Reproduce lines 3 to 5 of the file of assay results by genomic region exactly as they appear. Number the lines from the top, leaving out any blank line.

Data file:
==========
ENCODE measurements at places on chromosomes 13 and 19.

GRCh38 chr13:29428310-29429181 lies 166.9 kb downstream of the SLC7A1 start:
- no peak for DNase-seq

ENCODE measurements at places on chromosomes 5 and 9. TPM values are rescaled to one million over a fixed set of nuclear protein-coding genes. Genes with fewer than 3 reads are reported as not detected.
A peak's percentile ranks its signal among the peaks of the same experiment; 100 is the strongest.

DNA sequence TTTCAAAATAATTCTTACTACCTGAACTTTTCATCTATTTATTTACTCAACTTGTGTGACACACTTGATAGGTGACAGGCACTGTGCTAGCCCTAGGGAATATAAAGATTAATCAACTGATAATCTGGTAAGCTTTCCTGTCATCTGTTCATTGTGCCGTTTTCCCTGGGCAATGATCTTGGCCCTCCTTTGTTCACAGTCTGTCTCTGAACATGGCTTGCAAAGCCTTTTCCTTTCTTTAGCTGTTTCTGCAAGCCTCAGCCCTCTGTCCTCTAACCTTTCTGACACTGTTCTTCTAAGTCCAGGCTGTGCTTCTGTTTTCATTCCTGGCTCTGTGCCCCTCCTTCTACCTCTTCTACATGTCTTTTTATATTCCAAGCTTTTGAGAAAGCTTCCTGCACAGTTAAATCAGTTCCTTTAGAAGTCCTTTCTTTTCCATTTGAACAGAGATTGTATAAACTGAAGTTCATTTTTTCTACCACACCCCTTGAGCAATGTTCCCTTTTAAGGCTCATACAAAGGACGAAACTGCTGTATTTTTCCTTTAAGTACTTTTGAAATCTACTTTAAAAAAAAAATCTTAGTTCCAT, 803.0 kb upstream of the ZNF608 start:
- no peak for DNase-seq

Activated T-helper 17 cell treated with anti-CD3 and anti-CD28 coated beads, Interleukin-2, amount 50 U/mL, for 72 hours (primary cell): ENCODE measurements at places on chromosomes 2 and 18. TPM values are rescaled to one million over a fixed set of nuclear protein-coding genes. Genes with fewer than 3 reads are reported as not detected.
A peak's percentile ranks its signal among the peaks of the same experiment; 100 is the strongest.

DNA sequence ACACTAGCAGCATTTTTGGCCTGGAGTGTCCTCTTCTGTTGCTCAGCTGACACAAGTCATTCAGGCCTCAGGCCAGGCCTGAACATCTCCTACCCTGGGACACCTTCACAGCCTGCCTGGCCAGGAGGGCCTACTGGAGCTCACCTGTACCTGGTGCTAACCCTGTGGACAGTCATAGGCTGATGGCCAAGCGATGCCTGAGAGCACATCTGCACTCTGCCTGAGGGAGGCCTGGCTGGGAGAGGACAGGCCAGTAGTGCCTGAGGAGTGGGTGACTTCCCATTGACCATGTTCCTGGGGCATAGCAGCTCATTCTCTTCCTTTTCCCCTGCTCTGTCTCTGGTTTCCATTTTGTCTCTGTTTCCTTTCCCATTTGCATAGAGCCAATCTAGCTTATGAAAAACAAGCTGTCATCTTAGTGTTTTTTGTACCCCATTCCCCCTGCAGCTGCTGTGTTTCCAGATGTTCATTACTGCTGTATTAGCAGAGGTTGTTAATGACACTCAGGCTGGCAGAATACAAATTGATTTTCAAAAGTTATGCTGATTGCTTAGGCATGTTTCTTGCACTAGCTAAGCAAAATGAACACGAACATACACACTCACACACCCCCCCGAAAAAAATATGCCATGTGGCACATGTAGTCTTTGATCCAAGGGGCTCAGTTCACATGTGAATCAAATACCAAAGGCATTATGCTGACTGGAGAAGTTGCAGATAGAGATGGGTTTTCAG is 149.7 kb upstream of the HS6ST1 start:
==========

- no peak for DNase-seq

ENCODE measurements at places on chromosomes 5 and 9. TPM values are rescaled to one million over a fixed set of nuclear protein-coding genes. Genes with fewer than 3 reads are reported as not detected.
A peak's percentile ranks its signal among the peaks of the same experiment; 100 is the strongest.